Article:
Saturday, May 3, is World Press Freedom Day. Amberin Zaman is an Istanbul-based columnist for the independent Turkish daily newspaper Taraf.
April 24 marked the 99th anniversary of the beginning of the Armenian Genocide. Civilitas, an Armenian NGO, was providing live coverage of a slew of commemoration events in Istanbul – until recently, it would have been unthinkable for Turks to pay homage to the victims, as discussion of the genocide was taboo.
I navigated to Civilitas to watch their webcast from Taksim Square. A dull gray window covered with legalese popped up, reminding me that access to YouTube remains banned.
Welcome to the new Turkey, where freedom of expression is shrinking by the day and which has more journalists in jail than China or Iran do.
Over the past year, Prime Minister Recep Tayyip Erdogan has overseen the brutal suppression of mass demonstrations and rammed through controversial laws that augment the powers of the national spy agency and censorship of the Internet.
The bulk of these appear to be designed to stifle further investigation (and debate) of the massive corruption scandal implicating Mr. Erdogan's family and close circles, and to ease his path to the presidency when incumbent Abdullah Gul steps down in August. Mr. Erdogan's threats against his perceived enemies have grown louder since his neo-Islamic Justice and Development Party (AKP) thrashed its secular rivals in the March 30 municipal polls.
Is Turkey on the path to becoming another Russia and Mr. Erdogan another Vladimir Putin? This question is frequently asked these days.
It is easy to forget that Mr. Erdogan was not always a bully and that Turkey has never been fully free. Over the past half-century, the army has overthrown four democratically elected governments, and until a few years ago, many newspaper owners and editors toadied up to the generals, just as they do to Mr. Erdogan today. Turkey's uneasy march toward democracy was long best described as one step forward, two steps back.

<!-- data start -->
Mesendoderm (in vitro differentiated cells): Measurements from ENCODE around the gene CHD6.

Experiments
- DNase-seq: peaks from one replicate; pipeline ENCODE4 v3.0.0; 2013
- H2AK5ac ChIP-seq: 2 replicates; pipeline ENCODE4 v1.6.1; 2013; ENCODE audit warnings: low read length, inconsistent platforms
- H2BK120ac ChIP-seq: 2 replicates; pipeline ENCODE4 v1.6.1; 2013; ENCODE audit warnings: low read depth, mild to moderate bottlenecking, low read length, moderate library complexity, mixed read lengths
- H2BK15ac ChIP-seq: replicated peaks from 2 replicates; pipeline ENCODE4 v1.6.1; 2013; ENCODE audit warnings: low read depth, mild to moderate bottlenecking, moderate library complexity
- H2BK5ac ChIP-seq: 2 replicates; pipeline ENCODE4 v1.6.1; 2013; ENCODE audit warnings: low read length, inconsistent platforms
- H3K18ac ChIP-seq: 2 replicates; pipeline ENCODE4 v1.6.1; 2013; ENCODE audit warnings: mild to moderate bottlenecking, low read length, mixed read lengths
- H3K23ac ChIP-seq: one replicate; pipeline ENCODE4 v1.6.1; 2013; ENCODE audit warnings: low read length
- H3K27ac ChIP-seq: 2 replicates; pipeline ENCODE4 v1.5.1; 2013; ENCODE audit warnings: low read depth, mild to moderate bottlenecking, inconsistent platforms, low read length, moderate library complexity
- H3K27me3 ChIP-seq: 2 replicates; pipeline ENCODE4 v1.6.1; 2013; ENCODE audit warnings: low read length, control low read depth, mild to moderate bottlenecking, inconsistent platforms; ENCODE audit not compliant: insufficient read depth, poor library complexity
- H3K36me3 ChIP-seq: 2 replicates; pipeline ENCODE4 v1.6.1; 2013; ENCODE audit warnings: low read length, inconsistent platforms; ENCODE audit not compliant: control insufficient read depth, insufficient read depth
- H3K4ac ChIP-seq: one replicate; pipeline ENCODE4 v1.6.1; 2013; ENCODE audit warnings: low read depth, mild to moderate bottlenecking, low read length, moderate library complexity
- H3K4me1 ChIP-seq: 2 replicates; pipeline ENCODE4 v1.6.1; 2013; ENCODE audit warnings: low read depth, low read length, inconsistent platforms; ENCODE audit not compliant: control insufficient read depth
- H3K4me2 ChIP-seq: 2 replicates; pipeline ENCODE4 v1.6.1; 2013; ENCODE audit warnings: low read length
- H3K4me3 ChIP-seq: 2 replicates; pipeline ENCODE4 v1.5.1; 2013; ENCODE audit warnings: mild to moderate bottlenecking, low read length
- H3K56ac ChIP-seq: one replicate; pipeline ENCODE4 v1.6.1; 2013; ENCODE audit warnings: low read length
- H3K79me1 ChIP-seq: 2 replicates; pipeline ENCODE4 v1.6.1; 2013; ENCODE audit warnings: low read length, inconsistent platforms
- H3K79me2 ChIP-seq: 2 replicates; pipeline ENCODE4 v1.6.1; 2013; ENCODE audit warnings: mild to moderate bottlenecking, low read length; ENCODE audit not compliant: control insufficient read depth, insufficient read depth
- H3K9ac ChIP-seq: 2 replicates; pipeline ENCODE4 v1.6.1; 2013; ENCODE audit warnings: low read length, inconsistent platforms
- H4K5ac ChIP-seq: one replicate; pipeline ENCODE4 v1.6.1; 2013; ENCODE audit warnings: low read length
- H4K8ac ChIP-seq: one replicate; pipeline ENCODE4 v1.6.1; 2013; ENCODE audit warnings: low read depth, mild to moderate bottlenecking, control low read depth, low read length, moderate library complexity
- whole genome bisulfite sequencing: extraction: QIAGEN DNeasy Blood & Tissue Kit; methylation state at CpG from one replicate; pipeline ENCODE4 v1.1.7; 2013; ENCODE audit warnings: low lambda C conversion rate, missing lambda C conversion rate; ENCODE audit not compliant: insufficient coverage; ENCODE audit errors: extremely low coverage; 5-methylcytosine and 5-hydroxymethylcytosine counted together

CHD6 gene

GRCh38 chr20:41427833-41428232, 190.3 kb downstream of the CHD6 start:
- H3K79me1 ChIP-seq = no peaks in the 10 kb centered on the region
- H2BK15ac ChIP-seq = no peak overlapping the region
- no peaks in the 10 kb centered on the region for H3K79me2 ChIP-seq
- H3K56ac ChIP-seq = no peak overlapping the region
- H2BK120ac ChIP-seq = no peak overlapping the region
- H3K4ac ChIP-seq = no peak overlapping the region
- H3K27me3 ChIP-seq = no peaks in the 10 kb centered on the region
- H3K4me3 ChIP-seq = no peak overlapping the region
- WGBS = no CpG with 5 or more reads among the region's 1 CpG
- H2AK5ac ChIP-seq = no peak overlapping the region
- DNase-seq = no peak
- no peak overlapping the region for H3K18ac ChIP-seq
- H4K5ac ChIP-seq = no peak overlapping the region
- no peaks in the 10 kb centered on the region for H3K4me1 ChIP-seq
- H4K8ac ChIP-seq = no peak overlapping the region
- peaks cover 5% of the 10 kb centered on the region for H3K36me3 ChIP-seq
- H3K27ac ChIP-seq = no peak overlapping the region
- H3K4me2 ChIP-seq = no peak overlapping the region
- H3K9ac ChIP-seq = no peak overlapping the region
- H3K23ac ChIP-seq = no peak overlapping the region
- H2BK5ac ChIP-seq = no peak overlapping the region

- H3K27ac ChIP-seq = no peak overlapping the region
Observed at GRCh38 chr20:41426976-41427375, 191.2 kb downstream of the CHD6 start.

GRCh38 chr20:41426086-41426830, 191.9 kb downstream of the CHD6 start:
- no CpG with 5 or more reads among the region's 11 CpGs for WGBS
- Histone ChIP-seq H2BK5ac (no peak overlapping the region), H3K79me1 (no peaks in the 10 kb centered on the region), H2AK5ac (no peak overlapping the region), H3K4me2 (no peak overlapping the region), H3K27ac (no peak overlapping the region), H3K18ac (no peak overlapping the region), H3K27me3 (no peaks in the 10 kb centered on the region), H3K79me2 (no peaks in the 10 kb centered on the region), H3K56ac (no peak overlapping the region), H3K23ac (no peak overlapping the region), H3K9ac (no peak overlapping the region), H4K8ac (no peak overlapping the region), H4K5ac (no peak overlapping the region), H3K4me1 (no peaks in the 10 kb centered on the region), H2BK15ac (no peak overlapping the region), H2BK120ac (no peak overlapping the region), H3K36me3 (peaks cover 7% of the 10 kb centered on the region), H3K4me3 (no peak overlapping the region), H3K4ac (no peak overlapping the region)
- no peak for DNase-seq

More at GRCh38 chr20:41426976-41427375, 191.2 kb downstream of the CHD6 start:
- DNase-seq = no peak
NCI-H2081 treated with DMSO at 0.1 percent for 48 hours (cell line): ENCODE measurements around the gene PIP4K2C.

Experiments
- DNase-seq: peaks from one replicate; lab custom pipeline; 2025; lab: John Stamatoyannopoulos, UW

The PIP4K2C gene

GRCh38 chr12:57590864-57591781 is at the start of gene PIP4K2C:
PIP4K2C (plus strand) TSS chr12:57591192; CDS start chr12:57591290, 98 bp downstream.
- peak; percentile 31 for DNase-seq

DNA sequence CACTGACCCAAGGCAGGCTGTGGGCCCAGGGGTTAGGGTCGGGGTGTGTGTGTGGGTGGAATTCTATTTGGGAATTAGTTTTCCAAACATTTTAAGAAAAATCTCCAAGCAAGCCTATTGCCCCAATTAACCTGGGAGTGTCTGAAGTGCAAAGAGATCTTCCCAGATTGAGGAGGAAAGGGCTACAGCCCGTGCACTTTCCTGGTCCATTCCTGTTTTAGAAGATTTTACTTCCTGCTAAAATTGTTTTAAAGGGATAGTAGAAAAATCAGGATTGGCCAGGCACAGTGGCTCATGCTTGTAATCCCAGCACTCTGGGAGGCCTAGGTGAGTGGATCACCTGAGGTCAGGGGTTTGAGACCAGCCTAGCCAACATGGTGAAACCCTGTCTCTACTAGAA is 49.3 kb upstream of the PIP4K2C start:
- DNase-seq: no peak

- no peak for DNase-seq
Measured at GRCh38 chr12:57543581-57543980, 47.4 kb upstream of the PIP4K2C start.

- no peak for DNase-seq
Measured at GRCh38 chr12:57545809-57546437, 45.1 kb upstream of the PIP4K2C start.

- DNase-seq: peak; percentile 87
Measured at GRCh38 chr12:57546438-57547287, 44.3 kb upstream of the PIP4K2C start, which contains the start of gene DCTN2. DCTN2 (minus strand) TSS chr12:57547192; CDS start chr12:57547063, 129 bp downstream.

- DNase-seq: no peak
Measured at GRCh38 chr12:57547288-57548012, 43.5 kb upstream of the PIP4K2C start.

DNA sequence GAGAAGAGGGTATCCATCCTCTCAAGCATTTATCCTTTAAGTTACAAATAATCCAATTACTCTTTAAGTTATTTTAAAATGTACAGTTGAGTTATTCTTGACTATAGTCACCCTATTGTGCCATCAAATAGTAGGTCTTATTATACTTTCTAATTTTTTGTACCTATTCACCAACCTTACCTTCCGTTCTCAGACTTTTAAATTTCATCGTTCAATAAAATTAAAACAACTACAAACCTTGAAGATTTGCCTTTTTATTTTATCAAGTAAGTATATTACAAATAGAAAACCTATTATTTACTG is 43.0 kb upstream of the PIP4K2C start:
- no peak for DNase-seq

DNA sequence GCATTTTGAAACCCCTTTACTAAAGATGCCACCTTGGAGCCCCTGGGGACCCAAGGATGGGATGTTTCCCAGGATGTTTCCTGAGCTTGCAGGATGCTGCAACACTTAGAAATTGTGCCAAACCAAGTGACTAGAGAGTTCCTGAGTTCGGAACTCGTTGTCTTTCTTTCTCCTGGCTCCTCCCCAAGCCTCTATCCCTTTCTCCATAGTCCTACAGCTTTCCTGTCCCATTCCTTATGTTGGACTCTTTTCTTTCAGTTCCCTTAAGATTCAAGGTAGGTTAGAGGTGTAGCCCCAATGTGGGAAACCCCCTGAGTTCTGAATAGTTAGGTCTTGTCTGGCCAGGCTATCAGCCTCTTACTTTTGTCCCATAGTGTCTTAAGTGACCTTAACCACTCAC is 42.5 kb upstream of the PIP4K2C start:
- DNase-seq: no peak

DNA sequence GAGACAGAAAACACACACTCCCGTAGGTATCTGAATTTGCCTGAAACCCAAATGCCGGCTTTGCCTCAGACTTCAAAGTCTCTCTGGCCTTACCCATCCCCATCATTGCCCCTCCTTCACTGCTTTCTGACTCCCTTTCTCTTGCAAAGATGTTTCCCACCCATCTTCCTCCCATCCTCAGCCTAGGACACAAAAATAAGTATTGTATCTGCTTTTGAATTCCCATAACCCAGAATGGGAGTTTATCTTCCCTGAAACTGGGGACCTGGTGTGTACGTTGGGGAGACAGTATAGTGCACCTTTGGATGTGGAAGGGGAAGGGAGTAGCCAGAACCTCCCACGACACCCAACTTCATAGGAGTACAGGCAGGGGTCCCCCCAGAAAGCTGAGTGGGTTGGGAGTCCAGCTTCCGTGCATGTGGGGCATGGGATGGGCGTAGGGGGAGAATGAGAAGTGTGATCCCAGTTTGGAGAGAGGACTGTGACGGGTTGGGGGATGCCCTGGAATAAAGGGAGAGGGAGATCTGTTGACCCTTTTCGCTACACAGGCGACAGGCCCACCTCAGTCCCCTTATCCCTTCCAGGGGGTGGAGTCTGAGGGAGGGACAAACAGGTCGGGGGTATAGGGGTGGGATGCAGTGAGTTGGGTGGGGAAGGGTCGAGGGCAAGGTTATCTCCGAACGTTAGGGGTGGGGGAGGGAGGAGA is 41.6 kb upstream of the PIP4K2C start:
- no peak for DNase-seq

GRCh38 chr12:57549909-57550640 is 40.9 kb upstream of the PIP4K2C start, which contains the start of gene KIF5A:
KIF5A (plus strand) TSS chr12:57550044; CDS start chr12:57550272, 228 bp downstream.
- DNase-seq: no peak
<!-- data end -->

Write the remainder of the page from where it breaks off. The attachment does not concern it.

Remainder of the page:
After he and the AKP shot to power in 2002, Mr. Erdogan introduced sweeping reforms, chipping away at the army's influence, reaching out to the Kurds, building new schools and hospitals and transforming Turkey into a freer, richer place. True, his conservative views caused the occasional blip, as when he tried to criminalize adultery. But for the first time, reform outpaced repression and the European Union was shamed into opening membership talks with Turkey in 2005, its first with any majority Muslim country.
It was against this backdrop that, in a 2005 interview with Yeni Safak, a respected pro-Islamic daily newspaper with close ties to the government, I marvelled about feeling truly free as a journalist, with no worries about whether my words would land me in trouble, as they so often had in the past.
Today, as my Twitter feed is inundated with reports of Mr. Erdogan's latest excesses as well as threats to "rape" and "kill" me over my critical coverage, it's almost as if those days never existed. These days, repression has overtaken reform, and honest reporting comes at a price.
While it is possible now to write about the Armenian Genocide and to defend the Kurds, it is not acceptable to question Mr. Erdogan's Syria policy (in my view, disastrous) or to mention government-linked corruption.
The red lines have merely shifted. They used to be defined by the generals; now they are defined by Mr. Erdogan.
Any journalist who dares to breach them can end up without a job, as I did last year when Haberturk, a mainstream Turkish newspaper that published my biweekly column, sacked me for ignoring editors' warnings about my tone. They were bowing to pressure from the Prime Minister's office. "Can't you write about Uruguay or something?" one of my editors had pleaded. Newspaper owners who do not toe the official line are slapped with arbitrary tax fines, cut out of lucrative state contracts, even scolded by Mr. Erdogan himself.
It is tempting to imagine that once Mr. Erdogan leaves power, Turkey will revert to "normal." Such thinking ignores why he continues to be so popular at the ballot box.
The reason is that most of the people who vote for him care more about economic prosperity than they do about access to YouTube. Mr. Erdogan has improved their living standards and his opponents have failed to convince voters that they can do better. Yet, in Turkey's polarized atmosphere, to give the Prime Minister credit for past achievements is to risk losing your friends.
Indeed, this peer pressure is almost as much a challenge as pressure from the state. You have to either love Mr. Erdogan or hate him. And this speaks to the lack of tolerance in Turkish society as a whole.
Mr. Erdogan is not a dictator – he is a big disappointment. He had the chance to break with the authoritarianism of the past. Instead, he has embraced it.